Game show pays off winners' college loans

Turner Broadcasting
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There should be no shortage of contestants for a game show that debuted this week on cable network TruTV, given that the only requirement to compete is that you owe money for college.

As many as 44 million Americans carry student debt, with undergrads leaving for-profit colleges with an average burden of $40,858 and the overall amount owed in the U.S. nearing $1.5 trillion.

The 16-episode series "Paid Off" gives a few people saddled with loans a chance for relief, while arguably turning their financial plight into entertainment. The show follows a traditional game show format, with three contestants competing to answer trivia questions that often include an education-related theme.

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And, unlike the fabulous vacations or living room sets offered to winners on shows like "The Price is Right" or "Wheel of Fortune," "Paid Off" offers participants the chance at a more pragmatic prize: getting out of debt. Depending on how many correct answers are given by the winner in a speed round, up to 100 percent of their student loans, up to $50,000, are paid off by the show.


The brainchild of actor and comedian Michael Torpey, the show aims to be funny, while not letting the laughs distract from the serious topic of debt.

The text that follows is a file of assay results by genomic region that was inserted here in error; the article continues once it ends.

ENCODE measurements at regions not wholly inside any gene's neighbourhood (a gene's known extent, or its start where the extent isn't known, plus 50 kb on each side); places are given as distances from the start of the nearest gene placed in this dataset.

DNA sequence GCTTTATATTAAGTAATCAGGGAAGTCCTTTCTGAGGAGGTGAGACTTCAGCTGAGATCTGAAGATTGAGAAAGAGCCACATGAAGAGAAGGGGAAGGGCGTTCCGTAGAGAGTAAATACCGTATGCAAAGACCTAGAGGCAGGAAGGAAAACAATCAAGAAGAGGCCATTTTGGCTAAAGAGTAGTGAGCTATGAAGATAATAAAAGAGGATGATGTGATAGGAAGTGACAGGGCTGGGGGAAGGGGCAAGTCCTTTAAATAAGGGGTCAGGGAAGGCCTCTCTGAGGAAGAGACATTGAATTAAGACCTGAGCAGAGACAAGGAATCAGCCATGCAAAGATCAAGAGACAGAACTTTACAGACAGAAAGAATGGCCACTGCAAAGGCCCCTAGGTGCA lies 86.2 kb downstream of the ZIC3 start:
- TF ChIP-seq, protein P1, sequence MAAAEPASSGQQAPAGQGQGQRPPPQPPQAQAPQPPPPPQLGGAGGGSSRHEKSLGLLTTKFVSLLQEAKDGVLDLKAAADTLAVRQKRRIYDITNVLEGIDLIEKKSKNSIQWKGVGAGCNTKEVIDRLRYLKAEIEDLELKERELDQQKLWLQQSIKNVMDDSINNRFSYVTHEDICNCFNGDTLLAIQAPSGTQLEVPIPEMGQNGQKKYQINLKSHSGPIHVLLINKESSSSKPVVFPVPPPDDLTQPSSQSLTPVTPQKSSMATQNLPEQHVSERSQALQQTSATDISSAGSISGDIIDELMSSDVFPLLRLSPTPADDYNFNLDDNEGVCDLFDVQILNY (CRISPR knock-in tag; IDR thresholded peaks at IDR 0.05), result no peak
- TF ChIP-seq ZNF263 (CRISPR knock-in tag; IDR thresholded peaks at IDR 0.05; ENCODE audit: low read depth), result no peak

"Anthropology, that's the study of humans," he tells one contestant after she relays her major. "So why do humans charge so much for college?"

Torpey, best known for his role on "Orange Is the New Black," reportedly came up with the idea for the show after he and his wife for years struggled with debt she incurred as an undergraduate and then in graduate school. They were able to get out from under the loans and start planning a family after Torpey landed an underwear ad.

Still, not everyone loves the show's premise. Online magazine Paste described it as a "cruel joke" that "treats student loan debt more as the theme of a party than a public crisis that exists for identifiable reasons."

Torpey deflects such criticism with an observation. "I know what we are doing is a little ridiculous," he told the Washington Post. "But in a way the show matched my family's story. The only way we could pay off student loans was because I booked an underwear ad. That's insane."